Although not as numerous as Christmas themed programs, there quite a few Thanksgiving specials and movies worth a look. Aside from some NFL football, Thanksgiving always makes me pull out some old favorites to watch. There are two things I make time to watch every Thanksgiving. The first is a very special episode of WKRP and the second is Home for the Holidays. Here’s a little about them and some other Thanksgiving themed fun you might enjoy.
Wonderfully funny stuff as Mr. Carlson (Gordon Jump) plans a rather unique turkey giveaway in downtown Cincinnati. The event is covered live on the air by Buckeye News Award winning reporter Les Nessman (Richard Sanders) as the rest of the cast sits in the studio listening in a mix of laughter and horror. “Oh the humanity!” (Watch the awesome here.) The best episode of the series and for my money the funniest Thanksgiving themed episode/movie/special of all time. Nessman’s commentary of events and Carlson’s last line of the show are just priceless. Read the full Season One DVD review.
Now my family isn’t just like the Larson family, but there are some small similarities that make me smile every time I watch Claudia (Holly Hunter) return home for Thanksgiving to her tumultuous family. A little too crazy at times, but also filled with outstanding performances. And hidden beneath the hilarity beats a warm fuzzy movie. Also starring Robert Downey Jr., Anne Bancroft, Charles Durning, Dylan McDermott, Geraldine Chaplin, Cynthia Stevens, Steve Guttenberg and Claire Danes. Directed by Jodie Foster.
Others you might enjoy:
This time Martin teams up with John Candy, in Candy’s best movie role, as an unlikely odd couple trying to get home for Thanksgiving. The movie gives us wonderful lines such as “You’re going the wrong way!” and “Those aren’t pillows.” as well as a good reminder why you should never throw away your car rental receipt. Each actor is allowed to play to their strengths as Martin plays the uptight snob to Candy’s laid back slob; it makes one of the best collaborations of either man’s career and a darn nice Thanksgiving movie to boot. Part of our Top 10 Steve Martin Flicks, see all ten here.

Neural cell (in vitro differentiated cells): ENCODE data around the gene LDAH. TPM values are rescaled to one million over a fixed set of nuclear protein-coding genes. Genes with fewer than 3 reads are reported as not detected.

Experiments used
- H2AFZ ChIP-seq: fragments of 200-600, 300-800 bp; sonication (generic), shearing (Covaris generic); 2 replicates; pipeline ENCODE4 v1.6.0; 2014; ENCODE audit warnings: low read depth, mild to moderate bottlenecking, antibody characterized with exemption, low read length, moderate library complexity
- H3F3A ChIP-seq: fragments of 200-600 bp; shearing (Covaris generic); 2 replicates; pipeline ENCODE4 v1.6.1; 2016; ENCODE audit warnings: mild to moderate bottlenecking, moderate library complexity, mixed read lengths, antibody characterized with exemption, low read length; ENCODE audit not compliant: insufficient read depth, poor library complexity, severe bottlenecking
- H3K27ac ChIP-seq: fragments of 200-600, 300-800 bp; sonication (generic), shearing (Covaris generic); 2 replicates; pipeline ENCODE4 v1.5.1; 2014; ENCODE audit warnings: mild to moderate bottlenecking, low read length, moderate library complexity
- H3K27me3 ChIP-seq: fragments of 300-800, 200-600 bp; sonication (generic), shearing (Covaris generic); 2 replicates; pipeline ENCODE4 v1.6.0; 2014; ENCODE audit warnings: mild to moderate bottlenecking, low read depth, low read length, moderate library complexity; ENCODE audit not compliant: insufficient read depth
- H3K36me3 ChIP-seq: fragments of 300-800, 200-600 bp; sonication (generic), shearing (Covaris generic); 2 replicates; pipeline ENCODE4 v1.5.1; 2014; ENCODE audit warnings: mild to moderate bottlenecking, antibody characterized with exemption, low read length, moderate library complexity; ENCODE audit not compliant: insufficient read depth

April (Katie Holmes) invites her estranged family out from the suburbs and into the city to her small apartment for Thanksgiving dinner. Things start going wrong before anybody even shows up. A little uneven, and sometimes slow, but there are some good performances and fun moments in this film about family and relationships and the need to stay connected to each other. Also starring Patricia Clarkson, Sean Hayes, Oliver Platt, Derek Luke, and Sisqo.
The tale of three sisters (Barbara Heshey, Dianne Wiest, and Mia Farrow) and their family opens at a Thanksgiving party. Woody Allen’s idea of family is certainly interesting as a husband begins lusting after a different sister, and another sister grows interested in one of her sister’s ex-husbands, played by Woody Allen who spends much of the movie musing over the meaning of life. Also starring Michael Caine, Max von Sydow, Julia Louis-Dreyfus, John Turturro, Daniel Sturn, and comedian Louis Black. One of Woody Allen’s best. Want to know more? Read Louis’s review here.